By Ron Gregory
WILLIAMSON — Confusion reigned Thursday concerning what is now an empty spot for the county commission nomination in Mingo County’s Nov. 4 general election.
But by late Thursday, it appeared there was general agreement among officials as to how the vacancy created when “Big Jim” Hatfield withdrew as the Democrat candidate can be filled.
As of Thursday, there are no candidates for the unexpired term of former commissioner David Baisden. He resigned as a part of plea agreement with federal officials who charged him in a widespread political corruption scandal. When Baisden resigned, sitting county commissioners named former school board member Mike Carter as his replacement. But, because of the timing of Baisden’s resignation, the remaining term of the appointed commissioner went on the ballot for this year’s election. Carter will serve until a replacement is elected and certified. That elected candidate would then fill out the unexpired term until 2019.
Hatfield defeated Carter for the Democrat nomination in May. But Hatfield, the incumbent county clerk, decided last week to withdraw as a candidate for the commission seat. When the state Elections Commission met earlier this week, members said Hatfield had an “absolute right” to withdraw. They decided, however, that because he did not provide what they called “extenuating personal circumstances” for withdrawing, the county Democrat Executive Committee is precluded from choosing Hatfield’s replacement on the ballot.
Since nobody ran for Republican, Libertarian or Mountain party nominations, those three parties also cannot field candidates.
That leaves potential candidates with options. First, if someone comes to the county clerk’s office and presents credentials to seek signatures as a candidate, that person can appear on the November ballot if he or she secures 68 valid signatures and pays the required filing fee. In that event, the person would either be listed as having “no party affiliation,” or could choose a party name up to five words, according to the attorney for Secretary of State Natalie Tennant.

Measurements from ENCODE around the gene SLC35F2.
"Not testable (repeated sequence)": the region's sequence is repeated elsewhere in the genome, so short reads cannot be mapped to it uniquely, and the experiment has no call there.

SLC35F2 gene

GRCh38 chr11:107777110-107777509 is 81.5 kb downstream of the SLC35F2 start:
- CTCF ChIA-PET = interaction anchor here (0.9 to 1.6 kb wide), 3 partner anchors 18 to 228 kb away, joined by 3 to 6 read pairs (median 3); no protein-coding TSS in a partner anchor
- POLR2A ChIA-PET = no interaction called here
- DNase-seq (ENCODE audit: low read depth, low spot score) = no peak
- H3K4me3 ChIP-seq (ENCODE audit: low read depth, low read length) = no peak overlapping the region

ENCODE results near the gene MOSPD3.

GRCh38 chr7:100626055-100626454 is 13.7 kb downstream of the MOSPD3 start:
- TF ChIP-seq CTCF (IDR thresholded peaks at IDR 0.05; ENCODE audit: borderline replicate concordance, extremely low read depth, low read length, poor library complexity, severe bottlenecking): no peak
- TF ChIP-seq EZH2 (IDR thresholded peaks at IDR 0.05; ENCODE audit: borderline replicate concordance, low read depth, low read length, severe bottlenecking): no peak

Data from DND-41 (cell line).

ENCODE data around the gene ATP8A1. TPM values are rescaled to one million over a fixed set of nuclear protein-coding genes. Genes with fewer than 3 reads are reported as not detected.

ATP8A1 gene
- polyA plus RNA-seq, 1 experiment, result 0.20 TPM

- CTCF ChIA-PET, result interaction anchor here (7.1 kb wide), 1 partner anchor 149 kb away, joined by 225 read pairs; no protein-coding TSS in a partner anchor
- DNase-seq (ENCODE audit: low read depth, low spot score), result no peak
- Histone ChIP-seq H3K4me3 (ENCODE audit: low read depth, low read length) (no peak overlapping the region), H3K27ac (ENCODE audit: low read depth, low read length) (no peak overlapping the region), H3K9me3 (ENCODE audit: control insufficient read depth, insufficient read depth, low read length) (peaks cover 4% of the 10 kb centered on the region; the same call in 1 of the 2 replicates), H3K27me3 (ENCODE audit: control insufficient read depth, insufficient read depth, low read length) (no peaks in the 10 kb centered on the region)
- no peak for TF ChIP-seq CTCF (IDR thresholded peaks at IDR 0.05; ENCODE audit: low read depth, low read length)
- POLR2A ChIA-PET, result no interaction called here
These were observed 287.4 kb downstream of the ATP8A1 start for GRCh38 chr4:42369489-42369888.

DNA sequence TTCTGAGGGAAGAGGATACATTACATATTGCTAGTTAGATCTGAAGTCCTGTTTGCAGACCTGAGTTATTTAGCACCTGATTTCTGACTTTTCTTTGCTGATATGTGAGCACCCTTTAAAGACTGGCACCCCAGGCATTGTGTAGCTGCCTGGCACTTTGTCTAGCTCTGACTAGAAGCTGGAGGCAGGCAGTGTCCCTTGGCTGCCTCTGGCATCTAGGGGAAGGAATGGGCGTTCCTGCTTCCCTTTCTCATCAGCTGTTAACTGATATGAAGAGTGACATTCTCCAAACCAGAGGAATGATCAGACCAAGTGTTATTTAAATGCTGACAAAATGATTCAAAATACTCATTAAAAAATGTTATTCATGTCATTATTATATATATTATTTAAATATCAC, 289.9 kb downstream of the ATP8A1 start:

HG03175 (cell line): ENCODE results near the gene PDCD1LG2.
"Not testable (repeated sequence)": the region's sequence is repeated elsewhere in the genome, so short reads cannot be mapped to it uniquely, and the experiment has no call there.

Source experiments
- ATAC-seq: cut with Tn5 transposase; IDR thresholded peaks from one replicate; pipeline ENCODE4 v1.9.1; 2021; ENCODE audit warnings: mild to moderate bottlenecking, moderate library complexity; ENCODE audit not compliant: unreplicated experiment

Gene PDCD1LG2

“They could identify themselves as anything other than Democrat, Republican, Libertarian or Mountain,” said lawyer Tim Leach.
The second avenue for getting on the ballot would be as a formal write-in candidate. Those individuals interested in running a write-in campaign would not have their names listed on the ballot but the canvassing board would be required to count the write-in votes or she receives. The write-in candidate would have to file paperwork with the clerk’s office by Sept. 16 and pay the filing fee, Leach said.
County Democrats had already planned an executive committee meeting for Aug. 5. Chairman H. Truman Chafin said he would ask for legal opinions concerning the matter.
“We have an agenda item to deal with all election-related issues,” Chafin said Thursday. “We will discuss this and arrive at some sort of conclusion.”
One name rumored as a potential candidate for the ballot opening is Phyllis White, a member of the Democrat committee. Delegate Harry Keith White, her husband, said late Thursday that Phyllis White had been “contacted by several people regarding running. It is not something she initiated.”
Delegate White said, however, “if someone went out and got the required number of signatures by 4 p.m. Friday, I do think she’d consider it. But she is not actively seeking the position.”